Tami Byron photo
The NNPS-TV production team goes to great lengths -- and sometimes great heights -- to get the right shot for their videos. In mid-October, their assignment took them all the way to the top of Busch Gardens' Griffon, the super-popular 205-foot high roller coaster that opened in 2007.
They also shot portions of the video at four other rides: Loch Ness Monster (the oldest roller coaster in the park), Apollo’s Chariot, Verbolten, and Tempesto (the newest).
The team was working on a new Elementary Engineering Design Challenge introduction video. The video gives background information and introduces a challenge, which selected teams of elementary students then try to accomplish. NNPS-TV has created intro videos for two other challenges: one centered on Jamestown’s Powhatan Indian Village (sponsored by the Jamestown-Yorktown Foundation), and one focused on the Old Point Comfort lighthouse at Fort Monroe (sponsored by the U.S. Coast Guard). This one was sponsored by Busch Gardens and, as you may have guessed, had to do with the physics of roller coasters.
Station Manager Jim Anklam, Producer Nik Long, and Video Production Tech Aaron Moore comprise the award-winning TV production team. They work closely with the Newport News Public Schools STEM team and the sponsors of the Design Challenges to create intro videos that are professional, accurate, age-appropriate and entertaining.
The team may have outdone themselves with this one, which includes shots from coasters high above the amusement park and lots of roller-coaster action footage provided by Busch Gardens. Interspersed throughout the video are quick interviews with elementary school kids describing how it feels to ride the various roller coasters. At the end, one of the spokespersons from Busch Gardens delivers her lines strapped into a ride as if she has just come to a stop, with her hair all messy and wind-blown.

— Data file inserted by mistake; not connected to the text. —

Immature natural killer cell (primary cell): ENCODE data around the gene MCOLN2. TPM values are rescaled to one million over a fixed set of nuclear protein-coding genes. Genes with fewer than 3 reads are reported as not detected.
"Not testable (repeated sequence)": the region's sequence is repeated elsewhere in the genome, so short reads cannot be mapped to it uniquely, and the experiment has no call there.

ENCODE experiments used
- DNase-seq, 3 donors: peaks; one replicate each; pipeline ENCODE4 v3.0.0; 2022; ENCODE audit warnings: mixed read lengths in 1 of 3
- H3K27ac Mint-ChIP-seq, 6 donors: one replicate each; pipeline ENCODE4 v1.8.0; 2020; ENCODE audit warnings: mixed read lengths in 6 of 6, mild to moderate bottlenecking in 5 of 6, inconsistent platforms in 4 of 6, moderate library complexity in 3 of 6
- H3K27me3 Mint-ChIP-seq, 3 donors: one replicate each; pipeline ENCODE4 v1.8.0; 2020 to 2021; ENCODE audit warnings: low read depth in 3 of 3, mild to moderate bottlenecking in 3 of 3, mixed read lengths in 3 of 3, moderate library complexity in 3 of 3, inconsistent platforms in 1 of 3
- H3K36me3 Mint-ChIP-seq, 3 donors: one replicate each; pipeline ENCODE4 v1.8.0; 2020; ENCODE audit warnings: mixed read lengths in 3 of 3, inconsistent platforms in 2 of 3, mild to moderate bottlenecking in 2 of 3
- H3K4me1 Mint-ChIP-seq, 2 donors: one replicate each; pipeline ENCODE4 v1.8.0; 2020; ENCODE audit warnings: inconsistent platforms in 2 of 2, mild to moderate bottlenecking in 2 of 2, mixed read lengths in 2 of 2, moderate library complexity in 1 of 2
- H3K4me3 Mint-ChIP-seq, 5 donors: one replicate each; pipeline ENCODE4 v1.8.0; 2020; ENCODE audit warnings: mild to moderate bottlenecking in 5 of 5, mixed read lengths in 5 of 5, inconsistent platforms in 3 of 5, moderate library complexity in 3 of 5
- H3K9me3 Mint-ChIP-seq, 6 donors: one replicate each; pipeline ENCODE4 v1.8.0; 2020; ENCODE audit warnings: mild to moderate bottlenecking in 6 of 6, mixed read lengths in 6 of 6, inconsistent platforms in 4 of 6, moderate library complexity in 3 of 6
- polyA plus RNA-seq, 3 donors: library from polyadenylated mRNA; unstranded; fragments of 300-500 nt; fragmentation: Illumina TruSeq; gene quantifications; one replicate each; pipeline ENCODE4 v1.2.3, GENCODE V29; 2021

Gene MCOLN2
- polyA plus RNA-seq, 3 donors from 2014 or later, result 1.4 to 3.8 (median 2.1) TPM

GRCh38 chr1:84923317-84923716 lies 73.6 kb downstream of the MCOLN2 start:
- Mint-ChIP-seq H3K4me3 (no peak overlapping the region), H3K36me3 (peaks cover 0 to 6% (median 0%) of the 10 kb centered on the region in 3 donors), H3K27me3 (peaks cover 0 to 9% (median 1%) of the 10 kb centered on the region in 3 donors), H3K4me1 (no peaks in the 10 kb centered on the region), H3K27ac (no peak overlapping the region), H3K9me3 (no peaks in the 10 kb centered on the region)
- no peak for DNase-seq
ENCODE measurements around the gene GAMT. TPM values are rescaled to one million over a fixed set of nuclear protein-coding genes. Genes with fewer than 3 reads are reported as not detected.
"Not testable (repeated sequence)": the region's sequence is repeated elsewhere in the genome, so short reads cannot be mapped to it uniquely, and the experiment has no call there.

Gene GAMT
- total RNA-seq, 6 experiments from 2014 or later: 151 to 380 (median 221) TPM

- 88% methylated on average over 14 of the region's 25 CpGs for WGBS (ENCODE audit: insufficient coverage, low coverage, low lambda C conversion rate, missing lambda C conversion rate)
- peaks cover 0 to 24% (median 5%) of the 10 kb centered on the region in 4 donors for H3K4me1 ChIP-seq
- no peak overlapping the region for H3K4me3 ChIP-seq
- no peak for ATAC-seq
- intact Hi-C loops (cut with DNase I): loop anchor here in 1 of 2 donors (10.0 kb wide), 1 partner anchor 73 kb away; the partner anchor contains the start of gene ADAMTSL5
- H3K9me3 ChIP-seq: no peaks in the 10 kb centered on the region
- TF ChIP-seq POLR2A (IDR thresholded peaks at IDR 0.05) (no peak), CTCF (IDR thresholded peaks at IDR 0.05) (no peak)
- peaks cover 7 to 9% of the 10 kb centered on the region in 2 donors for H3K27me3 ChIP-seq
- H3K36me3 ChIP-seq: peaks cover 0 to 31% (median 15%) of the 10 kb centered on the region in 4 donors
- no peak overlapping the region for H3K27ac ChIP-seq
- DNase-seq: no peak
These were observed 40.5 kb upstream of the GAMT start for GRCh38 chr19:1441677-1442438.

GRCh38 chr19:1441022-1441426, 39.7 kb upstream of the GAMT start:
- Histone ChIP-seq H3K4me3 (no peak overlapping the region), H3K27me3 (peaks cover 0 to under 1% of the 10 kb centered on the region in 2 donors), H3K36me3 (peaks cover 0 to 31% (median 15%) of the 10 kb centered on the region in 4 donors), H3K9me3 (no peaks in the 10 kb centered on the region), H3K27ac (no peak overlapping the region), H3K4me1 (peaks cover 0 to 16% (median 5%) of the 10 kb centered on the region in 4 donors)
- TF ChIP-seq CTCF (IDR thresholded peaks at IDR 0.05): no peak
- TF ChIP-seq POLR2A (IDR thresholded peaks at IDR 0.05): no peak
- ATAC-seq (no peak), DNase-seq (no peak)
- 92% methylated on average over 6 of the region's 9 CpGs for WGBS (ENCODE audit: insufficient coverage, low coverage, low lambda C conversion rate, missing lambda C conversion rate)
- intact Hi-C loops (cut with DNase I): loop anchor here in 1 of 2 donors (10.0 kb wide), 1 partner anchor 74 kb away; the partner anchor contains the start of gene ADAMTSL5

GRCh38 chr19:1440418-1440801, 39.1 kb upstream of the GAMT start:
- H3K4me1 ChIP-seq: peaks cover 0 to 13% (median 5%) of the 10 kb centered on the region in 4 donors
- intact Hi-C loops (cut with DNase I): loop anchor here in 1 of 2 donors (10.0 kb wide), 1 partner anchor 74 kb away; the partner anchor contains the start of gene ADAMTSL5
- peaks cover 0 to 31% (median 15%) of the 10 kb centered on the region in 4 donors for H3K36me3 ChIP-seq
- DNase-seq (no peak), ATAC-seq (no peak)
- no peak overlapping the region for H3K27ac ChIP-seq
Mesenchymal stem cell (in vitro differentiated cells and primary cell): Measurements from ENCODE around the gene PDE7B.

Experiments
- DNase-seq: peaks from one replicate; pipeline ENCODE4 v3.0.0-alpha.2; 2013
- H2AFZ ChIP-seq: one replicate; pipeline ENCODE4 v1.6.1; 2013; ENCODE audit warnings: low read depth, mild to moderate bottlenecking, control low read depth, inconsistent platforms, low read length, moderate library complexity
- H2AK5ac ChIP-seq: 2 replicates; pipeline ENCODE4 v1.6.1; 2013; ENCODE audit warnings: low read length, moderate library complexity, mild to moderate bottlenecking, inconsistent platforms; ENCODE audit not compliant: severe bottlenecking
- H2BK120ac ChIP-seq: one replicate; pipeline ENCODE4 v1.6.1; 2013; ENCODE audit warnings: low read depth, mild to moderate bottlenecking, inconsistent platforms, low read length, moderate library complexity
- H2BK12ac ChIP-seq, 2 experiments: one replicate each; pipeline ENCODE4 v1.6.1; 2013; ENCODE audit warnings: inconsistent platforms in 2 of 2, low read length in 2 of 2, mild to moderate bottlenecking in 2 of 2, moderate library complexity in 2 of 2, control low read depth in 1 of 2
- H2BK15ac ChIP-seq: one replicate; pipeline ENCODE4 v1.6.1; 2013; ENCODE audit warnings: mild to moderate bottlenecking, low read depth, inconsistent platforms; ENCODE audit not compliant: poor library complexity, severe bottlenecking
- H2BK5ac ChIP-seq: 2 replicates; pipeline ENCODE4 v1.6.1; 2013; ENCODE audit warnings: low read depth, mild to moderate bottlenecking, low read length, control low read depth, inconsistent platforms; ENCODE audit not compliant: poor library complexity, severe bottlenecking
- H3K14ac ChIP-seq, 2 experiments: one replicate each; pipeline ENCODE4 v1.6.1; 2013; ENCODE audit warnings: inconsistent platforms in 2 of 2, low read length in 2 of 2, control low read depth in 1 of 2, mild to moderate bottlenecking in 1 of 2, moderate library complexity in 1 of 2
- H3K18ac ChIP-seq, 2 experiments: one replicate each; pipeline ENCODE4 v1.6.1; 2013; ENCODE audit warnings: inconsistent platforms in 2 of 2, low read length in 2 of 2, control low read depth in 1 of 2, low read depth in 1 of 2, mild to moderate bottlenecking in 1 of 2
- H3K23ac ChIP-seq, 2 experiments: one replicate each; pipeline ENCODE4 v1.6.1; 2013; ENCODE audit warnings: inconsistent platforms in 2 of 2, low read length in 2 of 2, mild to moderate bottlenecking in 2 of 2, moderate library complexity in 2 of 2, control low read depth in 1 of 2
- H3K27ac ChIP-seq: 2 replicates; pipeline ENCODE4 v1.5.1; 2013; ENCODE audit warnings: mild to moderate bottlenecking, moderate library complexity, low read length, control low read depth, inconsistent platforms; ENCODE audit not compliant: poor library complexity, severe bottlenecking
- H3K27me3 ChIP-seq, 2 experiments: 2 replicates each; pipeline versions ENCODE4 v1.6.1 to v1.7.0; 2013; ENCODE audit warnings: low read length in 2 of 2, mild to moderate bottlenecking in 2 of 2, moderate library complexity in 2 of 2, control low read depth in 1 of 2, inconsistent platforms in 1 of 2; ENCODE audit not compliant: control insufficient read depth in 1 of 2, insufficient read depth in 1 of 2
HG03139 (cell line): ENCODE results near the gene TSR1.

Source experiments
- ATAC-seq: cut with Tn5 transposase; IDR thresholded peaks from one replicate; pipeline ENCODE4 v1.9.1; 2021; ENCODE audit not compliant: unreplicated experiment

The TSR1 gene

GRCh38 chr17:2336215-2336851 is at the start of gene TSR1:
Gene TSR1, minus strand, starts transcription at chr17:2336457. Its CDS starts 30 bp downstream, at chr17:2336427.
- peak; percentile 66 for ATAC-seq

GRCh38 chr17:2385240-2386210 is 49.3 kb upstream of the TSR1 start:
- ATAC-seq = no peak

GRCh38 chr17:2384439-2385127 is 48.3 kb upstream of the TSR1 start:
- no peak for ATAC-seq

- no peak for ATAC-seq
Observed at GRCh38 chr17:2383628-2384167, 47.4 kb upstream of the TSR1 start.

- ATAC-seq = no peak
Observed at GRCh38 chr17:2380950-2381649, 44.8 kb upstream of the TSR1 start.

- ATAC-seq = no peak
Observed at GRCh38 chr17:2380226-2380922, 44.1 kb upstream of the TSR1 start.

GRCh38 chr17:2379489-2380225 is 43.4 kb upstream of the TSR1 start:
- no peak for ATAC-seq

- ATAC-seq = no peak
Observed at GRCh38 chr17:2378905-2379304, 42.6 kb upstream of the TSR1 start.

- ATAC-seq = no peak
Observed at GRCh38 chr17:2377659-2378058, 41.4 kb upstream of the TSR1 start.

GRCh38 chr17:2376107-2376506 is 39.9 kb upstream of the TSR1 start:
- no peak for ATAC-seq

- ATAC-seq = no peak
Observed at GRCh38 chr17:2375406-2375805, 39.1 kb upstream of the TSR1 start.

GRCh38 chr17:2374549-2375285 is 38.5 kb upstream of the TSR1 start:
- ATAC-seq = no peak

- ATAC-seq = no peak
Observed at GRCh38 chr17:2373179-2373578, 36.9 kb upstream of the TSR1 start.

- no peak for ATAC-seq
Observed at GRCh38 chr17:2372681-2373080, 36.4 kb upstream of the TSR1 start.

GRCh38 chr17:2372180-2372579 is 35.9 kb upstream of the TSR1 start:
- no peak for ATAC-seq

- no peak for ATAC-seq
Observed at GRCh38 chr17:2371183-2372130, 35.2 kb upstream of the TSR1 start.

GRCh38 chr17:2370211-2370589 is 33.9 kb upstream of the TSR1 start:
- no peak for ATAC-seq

Tami Byron, NNPS EIR/STEM Specialist for PK-12, who organized this EDC, developed the original script after meeting with Anklam and Long. They then had a conference call with Kevin Crossett from the Public Relations and Communications team at Busch Gardens, to share their ideas and see what was actually doable, including the opportunity to record inside Verbolten and on top of Griffon.
After the meeting, Long edited the script to add the scientific background sections to be read about each of the four roller coasters. To make sure everything was accurate, the script was then sent to Busch Gardens for approval.
For the interviews with children about the rides, Long called a number of schools to arrange it with the principals. The production team went to four schools to shoot the interviews.
"We did overshoot," said Moore, who edited the piece. "We had lots of footage to sort through and choose from," he said, adding, "sometimes it's almost better to have a smaller amount so there's a limitation!"
During editing, Moore included audio of roller coaster noise and the screams of riders, video clips of Tempesto being built, and the interviews with the schoolchildren, fitting the extras around the script read by the spokespeople for the sponsor.
Two Busch Gardens engineering professionals are the featured spokespeople in the video: Vice President of Engineering Larry Giles and Engineering Director Suzy Cheely. Cheely was video-recorded in a dark maintenance area "deep in the bowels" of Verbolten, and Giles stood on top of Griffon for his portion of the video.
Getting to the top of Griffon was new and different for the team. The park was closed on weekdays, and they, along with Byron and the Busch Gardens talent and PR people, took the "Griffon elevator" to the top. It is a cable-powered open-air people-mover with about 10 seats. It is used for maintenance and for Busch Gardens' "behind-the-scenes" tours.
The ride up provided breath-taking views of the park.
"It was windy that day," said Moore, "but it's probably always windy up there." He was relieved that the structure was completely stable and did not sway the way some bridges and buildings do.
The crew set up their camera equipment behind the "Do Not Cross or You Will Die" blue line to video-record Giles at that enormous altitude. They used their Panasonic HPX-170 camera, a boom mic, and light reflector to get the shot. They also used a wireless lavalier microphone (lapel mic) as a backup. "On high-profile shoots, and windy situations, we like to mic our talent in more than one way to ensure we get good-sounding audio," said Long.
The team had a tight turnaround scheduled for this video, since the Elementary Engineering Design Challenge was held October 23. Despite all the elements and extra footage to include, Moore edited the video in record time and had it ready for the event held at Newsome Park Elementary.
Which just proves the team goes not only as high as the Griffon, but also as fast.